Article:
September 4, 2008
Cauca: A Microcosm of Colombia, A Reflection of Our World
Dawn Paley, Originally published in Upside Down World, September 4, 2008.
During the first two weeks of August, more than two dozen youth were assassinated by suspected paramilitary groups in the streets of Santander de Quilichao, and an extensive death threat was directed to Indigenous groups in the area.
In tandem with the rising tide of violence in Cauca, a department in Colombia’s southwest, the Colombian government is using the media to attack solidarity activists in Colombia and Canada through dangerous allegations.
Call it the storm after the passing calm that swept Colombia and the world after the July 2 rescue of Ingrid Betancourt and 14 prisoners of war held by the FARC.
Paramilitary violence historically pursues a double agenda of social cleansing and political cleansing through threats, detentions and killings; in this case, young men have been killed by paramilitaries in what some locals likened to a low-level drug war in Santander de Quilichao. The extrajudicial assassinations carried out in Santander de Quilichao, a town of about 100,000 people, are part of the paramilitary agenda to rid a given territory of their perceived enemies, and create fear among the general population.
For members of the Communications Network (Tejido de Comunicación ) of the Association of Indigenous Authorities of Cauca (ACIN), the killings, in addition to often directly affecting their friends, families and communities, have another meaning: their leaders will be the next to be targeted.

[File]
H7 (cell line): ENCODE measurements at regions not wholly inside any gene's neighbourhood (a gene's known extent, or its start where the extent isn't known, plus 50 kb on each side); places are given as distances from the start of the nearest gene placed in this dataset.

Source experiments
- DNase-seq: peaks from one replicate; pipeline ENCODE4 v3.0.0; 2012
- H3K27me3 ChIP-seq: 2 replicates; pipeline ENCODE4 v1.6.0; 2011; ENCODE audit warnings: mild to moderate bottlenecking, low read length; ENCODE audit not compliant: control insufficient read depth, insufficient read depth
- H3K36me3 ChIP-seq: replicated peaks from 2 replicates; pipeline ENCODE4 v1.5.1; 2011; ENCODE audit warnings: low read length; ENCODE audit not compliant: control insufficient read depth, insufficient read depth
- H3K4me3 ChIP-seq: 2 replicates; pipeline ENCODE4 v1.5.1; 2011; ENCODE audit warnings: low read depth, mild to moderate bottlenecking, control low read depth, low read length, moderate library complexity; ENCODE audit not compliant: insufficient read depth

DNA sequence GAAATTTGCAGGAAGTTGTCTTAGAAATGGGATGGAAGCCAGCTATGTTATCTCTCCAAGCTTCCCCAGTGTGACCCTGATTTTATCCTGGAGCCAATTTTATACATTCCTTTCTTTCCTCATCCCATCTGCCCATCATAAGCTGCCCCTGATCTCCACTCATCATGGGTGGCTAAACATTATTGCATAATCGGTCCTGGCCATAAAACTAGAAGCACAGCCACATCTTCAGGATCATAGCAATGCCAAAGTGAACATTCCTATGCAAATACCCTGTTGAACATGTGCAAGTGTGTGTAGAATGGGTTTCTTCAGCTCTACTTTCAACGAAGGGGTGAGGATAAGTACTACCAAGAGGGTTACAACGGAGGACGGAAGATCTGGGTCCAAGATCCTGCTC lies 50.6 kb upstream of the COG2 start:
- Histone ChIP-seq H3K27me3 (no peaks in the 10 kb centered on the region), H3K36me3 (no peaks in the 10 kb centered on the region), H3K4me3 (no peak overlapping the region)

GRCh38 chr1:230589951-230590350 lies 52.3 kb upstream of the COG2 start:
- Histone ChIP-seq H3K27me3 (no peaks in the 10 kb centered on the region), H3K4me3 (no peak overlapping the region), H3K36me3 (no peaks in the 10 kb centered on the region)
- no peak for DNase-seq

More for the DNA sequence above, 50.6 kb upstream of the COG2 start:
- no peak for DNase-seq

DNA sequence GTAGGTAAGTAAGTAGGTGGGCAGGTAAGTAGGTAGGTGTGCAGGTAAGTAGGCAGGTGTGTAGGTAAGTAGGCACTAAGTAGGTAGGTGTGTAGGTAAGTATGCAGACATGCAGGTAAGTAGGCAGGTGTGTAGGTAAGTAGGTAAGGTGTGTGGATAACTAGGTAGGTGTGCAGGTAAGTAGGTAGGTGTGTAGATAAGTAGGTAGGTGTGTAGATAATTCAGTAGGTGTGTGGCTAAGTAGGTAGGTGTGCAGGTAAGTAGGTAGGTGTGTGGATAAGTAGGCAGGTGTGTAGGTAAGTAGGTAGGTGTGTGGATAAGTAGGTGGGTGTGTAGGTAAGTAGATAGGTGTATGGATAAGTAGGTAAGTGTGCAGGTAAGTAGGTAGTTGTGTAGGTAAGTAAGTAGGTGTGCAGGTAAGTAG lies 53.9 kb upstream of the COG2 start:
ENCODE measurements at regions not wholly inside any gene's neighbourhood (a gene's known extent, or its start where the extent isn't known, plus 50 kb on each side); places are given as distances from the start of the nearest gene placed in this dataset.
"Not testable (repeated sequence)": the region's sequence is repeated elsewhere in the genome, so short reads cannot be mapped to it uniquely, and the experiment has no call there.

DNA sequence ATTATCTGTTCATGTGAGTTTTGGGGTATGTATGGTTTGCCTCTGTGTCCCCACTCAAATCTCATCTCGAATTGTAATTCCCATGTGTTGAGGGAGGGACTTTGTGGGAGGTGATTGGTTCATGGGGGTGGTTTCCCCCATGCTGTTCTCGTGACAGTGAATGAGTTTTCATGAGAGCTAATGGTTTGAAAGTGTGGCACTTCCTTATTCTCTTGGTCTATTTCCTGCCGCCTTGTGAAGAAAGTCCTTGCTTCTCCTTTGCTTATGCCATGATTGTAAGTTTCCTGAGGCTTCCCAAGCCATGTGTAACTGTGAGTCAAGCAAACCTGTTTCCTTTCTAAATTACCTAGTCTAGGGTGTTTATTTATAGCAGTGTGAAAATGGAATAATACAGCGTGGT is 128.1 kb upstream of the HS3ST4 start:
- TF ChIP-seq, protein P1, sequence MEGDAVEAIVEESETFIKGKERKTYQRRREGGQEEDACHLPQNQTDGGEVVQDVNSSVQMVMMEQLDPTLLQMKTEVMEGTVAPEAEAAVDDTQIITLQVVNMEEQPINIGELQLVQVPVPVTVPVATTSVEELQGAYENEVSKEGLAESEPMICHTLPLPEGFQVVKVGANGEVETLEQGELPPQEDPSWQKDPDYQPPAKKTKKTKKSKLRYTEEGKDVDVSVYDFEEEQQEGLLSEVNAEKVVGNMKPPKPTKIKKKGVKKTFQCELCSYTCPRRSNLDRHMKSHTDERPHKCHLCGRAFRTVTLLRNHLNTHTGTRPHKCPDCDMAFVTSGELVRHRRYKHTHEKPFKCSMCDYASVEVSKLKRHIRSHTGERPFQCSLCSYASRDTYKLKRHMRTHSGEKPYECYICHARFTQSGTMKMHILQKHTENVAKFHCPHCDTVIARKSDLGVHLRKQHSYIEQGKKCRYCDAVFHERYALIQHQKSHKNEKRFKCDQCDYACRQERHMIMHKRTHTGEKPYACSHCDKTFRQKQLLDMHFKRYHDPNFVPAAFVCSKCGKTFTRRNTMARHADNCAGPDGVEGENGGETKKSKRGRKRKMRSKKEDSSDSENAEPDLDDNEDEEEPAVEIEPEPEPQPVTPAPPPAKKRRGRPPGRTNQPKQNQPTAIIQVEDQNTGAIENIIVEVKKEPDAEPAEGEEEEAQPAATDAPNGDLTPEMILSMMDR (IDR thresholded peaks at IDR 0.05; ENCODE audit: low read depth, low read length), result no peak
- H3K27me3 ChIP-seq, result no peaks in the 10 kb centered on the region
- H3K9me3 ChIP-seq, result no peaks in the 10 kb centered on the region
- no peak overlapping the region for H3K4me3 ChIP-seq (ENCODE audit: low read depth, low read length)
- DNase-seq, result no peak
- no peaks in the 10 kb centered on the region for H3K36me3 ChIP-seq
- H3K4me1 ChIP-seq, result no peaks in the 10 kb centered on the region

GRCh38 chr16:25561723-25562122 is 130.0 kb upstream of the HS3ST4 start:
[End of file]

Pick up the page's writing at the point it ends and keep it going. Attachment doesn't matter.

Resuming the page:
"What I’m scared of is that this happened here about seven years ago, it started like this and then the killings started to become so normal, and our leaders started to be killed" said Vilma Almenda, a coordinator with the Communications Network.
Almendra’s perspective on the issue was prescient: just days after our interview, the Communications Network received a seven page threat signed by the "Irate Campesinos [Peasant farmers] of Cauca."
Rife with racist comments, the threat accused the Nasa of being responsible for occupying lands, which led to the displacement non-indigenous peasant farmers. The threat was received on August 11, and reads: "at approximately 00:00 tonight, you will receive information regarding the murders at the hands of peasants of paHECES  and the ex-guerrilla heads of the CRIC [Regional Indigenous Council of Cauca], which will be confirmed by phone and a consequences of their disrespect."
According to a communiqué released by CRIC and the ACIN, "All indications lead us to believe that this letter comes from the landowners and paramilitaries in collusion with their counterparts in the government."